2. RussCoff says:

    The implication here seems to be that experiential learning and tacit knowledge do not play much of a role in being able to absorb and apply the content. That is to say, the more codifiable is the knowledge base, the more online learning can substitute for the traditional classroom.

    Granted, ultimately, there will be more experiential components (simulations, etc.) infused in online course offerings. However, the best MBA programs draw on rich interaction around case analyses that are hard to to fully duplicate in an online environment — I know, I’ve tried threaded case discussion.

    In addition, most MBA programs offer directed field studies where students can get their hands dirty in a context where they are expected to apply what they have learned.

    Some of this experiential learning can be accomplished online but it is much less scalable than the codified components (which, frankly, can be often be delivered more effectively with a good book). That is, it requires students to work in teams and get feedback on their effectiveness.

    As such, a free model with thousands of students at once, cannot produce the learning that will matter most to employers — sound judgment when the problem cannot be fully codified. Furthermore, while certification may be troublesome, its worth depends on the quality of the assessment which is unlikely to capture these tacit components effectively any time soon.

    The more MIT and others produce free courses with thousands of enrollees who do not work closely with others, the less threatened will be the traditional MBA model. After all, textbooks on these topics have been available for years (at cheap rates for used versions or even free in libraries). Somehow that did not turn out to be much of a threat.

  3. @mdryall says:

    Hi Russ. I guess I would have to stop you at the assertion that the “best MBA programs draw on rich interaction around case analyses.” Maybe. My own assessment is that case discussions give students an “aha” moment around what essentially amounts to a bullet point, thereby making them feel as if significant learning is occurring when, in fact, they are learning very little. Even if we stipulate that experiential learning is central, there are many ways to get that besides paying huge tuitions to us — e.g., working in a real job for two years applying stuff they learned through free MIT courses.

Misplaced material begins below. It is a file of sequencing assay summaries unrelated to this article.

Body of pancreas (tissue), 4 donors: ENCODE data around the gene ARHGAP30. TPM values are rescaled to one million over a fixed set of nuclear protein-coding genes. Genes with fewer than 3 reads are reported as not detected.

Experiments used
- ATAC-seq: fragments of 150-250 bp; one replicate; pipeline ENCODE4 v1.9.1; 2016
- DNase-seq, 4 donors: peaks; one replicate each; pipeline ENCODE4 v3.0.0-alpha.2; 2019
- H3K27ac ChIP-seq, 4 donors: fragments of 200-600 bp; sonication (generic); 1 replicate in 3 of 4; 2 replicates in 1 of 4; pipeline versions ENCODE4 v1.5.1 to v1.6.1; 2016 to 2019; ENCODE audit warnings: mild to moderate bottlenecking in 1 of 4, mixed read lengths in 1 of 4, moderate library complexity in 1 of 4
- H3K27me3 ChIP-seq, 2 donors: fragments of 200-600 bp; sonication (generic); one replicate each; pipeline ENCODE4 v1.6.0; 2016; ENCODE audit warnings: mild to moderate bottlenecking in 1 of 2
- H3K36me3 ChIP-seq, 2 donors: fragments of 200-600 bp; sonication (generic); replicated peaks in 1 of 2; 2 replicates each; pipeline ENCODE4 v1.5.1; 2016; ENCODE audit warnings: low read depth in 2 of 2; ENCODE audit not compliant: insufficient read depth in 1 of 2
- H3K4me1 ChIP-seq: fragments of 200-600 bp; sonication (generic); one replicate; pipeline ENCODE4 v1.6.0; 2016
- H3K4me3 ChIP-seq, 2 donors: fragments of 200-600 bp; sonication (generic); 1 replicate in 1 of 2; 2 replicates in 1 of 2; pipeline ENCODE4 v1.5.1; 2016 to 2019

4. Bob Murphy says:

    Hi Dr. Ryall,

    I’m a software engineer looking to enter a Phd in Strategic Management. I have to say posts like this give me pause. I really love strategy, particularly mathematical sociological approaches. Nevertheless, despite my passion for it–as someone 30, I find the prospect of wrapping up a phd at 35-36 and entering a world of rapidly diminishing demand for business faculty disturbing. My friends remind me I’m passionate about the research; I remind them that I will have to put food on the table when I’m done.

    What kind of business model do you think would exist to support strategy research? I would like nothing more than to do research at a top tier institution; however, not all of us can be superstars. I will most certainly try to be but can’t assume I will be. If the middle of the mba market disappears, what jobs will there be for strategy profs who are not superstars like Jason Davis/Eisenhardt?

    My nightmare scenario is this:

    Stage 1:
    a) Schools engage in heavy tuition discounting (already happening through increased scholarships) to deal with diminished demand.
    b) Schools in the middle–heavily in debt from overbuilding and without endowments–are forced to lower tuition, increase teaching loads and stop hiring.

    Stage 2:
    a) Schools at the top create online courses, develop some credentialing method for these online courses
    b) Schools at the middle/lower end of the spectrum–needing to compete with both lower costs at the top and the lower cost alternatives at the top –increasingly use adjuncts to teach/combined with materials from these online courses. Head counts in the middle continue to shrink.
    c) Lower enrollment across the board as the MBA’s value continues to decline. The decline seems inevitable because it is in each school’s interest to maximize tuition revenue but its only collectively in schools interest to maintain the value of the credential. In addition, consulting and finance will continue to run into structural/geopolitical headwinds that will reduce their demand for MBAs.

    Stage 3:
    a) Phd programs contract dramatically. This combined with reduced standing faculty headcount threatens strategic management as a discipline.
    b) New Phds–those that are still around–face a job market where you either are a superstar or unemployed.
    c) Financially mismanaged MBA programs–those that held on to the growth model despite market conditions–start buying out faculty (as the University of Vermont has some law faculty) and shutter.

    Stage 4 (endpoint of process):
    a) There is a flight to rigor at the top of the market to differentiate from lower cost alternatives; the MBA starts to resemble a graduate degree again at select institutions.
    b) Lower tier, state MBA programs are primarily taught by adjuncts and online materials.

    I’m not sure if this is just a sky is falling reaction. Nevertheless, when I see a combination of lower cost alternatives, declining enrollment, highly leveraged institutions–I wonder what the business model is going to be to support the research I truly love.

    Is this path or trajectory likely? Are there implications I am not seeing?